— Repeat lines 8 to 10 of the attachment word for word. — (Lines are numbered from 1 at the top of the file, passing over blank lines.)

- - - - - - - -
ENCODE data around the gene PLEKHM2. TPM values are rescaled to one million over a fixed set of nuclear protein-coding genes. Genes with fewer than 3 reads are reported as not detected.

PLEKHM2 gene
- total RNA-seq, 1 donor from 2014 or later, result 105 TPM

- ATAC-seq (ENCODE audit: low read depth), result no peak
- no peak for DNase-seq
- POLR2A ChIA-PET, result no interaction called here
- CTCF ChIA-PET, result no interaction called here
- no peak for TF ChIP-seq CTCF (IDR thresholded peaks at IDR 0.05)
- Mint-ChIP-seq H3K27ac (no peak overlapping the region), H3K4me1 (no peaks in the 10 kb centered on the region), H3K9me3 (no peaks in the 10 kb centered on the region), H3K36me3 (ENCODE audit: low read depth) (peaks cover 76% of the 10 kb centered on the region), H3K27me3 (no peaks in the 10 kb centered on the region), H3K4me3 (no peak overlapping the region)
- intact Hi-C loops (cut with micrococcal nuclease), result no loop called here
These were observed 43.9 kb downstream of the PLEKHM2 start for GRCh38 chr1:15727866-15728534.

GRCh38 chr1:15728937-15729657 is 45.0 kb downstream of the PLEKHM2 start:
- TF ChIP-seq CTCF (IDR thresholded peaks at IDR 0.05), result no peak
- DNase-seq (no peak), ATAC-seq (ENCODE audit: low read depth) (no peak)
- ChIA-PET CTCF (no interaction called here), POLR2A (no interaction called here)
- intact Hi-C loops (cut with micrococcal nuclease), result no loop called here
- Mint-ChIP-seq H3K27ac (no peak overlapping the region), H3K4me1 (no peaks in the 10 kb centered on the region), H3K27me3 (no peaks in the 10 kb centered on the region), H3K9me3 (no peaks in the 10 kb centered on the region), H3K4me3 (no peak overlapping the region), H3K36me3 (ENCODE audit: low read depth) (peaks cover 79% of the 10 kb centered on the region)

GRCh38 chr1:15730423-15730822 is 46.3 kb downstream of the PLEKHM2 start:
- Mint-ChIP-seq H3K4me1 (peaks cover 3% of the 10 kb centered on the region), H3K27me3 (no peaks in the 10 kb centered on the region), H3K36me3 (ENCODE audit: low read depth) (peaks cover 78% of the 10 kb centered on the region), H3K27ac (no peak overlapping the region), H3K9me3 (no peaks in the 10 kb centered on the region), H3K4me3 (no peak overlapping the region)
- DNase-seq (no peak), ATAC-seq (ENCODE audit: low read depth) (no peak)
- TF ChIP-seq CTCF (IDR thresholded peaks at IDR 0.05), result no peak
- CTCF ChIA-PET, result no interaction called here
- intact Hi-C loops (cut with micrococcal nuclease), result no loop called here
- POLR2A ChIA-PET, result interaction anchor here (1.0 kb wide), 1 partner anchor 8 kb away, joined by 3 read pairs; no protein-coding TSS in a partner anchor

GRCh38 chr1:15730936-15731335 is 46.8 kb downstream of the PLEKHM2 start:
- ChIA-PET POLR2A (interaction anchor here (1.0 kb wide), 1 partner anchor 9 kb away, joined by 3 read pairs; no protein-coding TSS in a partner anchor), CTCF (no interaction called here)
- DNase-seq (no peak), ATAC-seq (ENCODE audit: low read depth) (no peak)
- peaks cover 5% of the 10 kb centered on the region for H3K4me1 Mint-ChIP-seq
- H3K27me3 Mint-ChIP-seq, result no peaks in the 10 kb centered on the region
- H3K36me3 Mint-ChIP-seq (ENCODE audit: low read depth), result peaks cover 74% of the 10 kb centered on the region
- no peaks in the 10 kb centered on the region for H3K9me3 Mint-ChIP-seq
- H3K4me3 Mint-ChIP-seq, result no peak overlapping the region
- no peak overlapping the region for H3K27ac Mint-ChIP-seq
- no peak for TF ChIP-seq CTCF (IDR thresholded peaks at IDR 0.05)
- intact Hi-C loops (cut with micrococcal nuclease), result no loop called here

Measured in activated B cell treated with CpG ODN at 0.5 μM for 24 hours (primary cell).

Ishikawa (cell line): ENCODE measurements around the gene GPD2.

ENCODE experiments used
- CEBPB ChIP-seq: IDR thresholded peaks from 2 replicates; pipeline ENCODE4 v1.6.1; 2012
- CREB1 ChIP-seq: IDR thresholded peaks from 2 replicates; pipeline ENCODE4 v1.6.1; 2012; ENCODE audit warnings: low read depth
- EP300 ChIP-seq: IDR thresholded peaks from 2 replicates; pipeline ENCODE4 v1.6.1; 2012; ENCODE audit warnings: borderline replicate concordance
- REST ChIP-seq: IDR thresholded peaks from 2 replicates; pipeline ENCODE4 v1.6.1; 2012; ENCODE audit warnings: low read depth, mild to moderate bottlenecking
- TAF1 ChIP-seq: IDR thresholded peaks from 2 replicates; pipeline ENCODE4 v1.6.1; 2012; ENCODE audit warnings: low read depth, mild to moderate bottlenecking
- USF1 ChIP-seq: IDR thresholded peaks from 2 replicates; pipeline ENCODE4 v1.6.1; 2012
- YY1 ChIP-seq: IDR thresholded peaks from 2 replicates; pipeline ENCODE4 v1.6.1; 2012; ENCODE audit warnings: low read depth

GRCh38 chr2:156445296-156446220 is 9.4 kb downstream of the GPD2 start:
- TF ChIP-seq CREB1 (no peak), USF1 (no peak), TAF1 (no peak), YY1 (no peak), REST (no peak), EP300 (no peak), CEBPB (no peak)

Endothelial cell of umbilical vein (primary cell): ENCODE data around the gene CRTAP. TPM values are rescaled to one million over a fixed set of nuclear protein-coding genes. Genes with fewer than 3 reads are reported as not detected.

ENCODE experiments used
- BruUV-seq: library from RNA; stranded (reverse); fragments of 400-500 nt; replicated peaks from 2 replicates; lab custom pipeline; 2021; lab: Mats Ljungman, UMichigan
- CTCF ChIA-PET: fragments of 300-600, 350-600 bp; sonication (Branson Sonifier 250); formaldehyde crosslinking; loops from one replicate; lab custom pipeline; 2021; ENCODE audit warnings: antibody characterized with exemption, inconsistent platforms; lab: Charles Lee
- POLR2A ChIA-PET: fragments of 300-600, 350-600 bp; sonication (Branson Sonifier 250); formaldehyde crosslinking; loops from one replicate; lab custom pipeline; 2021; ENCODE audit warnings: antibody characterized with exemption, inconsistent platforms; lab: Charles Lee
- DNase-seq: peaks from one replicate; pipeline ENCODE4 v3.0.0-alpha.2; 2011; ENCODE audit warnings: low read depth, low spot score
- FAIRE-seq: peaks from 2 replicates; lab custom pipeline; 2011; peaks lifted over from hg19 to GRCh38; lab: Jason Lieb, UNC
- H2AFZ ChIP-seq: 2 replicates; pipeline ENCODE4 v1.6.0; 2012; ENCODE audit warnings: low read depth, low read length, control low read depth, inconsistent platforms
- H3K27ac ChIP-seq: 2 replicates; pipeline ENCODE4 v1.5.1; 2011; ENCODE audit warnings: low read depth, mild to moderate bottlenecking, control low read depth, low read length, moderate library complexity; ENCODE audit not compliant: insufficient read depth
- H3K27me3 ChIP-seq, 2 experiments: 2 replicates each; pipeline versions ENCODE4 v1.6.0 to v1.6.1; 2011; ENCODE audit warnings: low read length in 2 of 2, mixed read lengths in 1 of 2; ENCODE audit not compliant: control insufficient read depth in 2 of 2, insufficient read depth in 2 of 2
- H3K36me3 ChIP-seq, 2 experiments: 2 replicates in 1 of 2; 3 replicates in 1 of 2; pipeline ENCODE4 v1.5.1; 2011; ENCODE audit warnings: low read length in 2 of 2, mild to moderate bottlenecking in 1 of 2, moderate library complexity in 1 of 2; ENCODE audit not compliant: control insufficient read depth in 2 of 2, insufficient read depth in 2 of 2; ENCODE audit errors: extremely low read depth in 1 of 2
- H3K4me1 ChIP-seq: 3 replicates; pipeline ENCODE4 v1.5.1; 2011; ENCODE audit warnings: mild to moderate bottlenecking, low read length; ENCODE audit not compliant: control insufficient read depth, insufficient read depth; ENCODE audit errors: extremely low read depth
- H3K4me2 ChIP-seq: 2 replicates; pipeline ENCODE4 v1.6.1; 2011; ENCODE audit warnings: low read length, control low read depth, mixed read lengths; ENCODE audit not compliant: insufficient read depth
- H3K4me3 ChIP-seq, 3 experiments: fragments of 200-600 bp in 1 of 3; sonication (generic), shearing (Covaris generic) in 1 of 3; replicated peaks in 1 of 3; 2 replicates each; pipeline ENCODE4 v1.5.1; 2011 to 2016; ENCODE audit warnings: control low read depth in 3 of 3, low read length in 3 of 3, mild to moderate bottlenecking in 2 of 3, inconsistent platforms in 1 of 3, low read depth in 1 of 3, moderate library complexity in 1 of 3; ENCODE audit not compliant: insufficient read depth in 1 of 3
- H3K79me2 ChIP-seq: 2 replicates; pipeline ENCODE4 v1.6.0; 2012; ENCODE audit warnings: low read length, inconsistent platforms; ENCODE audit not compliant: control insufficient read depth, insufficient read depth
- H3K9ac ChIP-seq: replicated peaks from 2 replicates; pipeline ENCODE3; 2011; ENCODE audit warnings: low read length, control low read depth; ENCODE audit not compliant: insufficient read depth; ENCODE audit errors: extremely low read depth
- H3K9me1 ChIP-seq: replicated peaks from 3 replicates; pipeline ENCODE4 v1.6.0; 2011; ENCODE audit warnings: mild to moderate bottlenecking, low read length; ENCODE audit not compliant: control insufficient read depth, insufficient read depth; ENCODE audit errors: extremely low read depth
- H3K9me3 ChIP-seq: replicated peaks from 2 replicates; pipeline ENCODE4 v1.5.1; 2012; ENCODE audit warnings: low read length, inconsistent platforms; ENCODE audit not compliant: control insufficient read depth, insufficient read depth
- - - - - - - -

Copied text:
- no peak for TF ChIP-seq CTCF (IDR thresholded peaks at IDR 0.05)
- Mint-ChIP-seq H3K27ac (no peak overlapping the region), H3K4me1 (no peaks in the 10 kb centered on the region), H3K9me3 (no peaks in the 10 kb centered on the region), H3K36me3 (ENCODE audit: low read depth) (peaks cover 76% of the 10 kb centered on the region), H3K27me3 (no peaks in the 10 kb centered on the region), H3K4me3 (no peak overlapping the region)
- intact Hi-C loops (cut with micrococcal nuclease), result no loop called here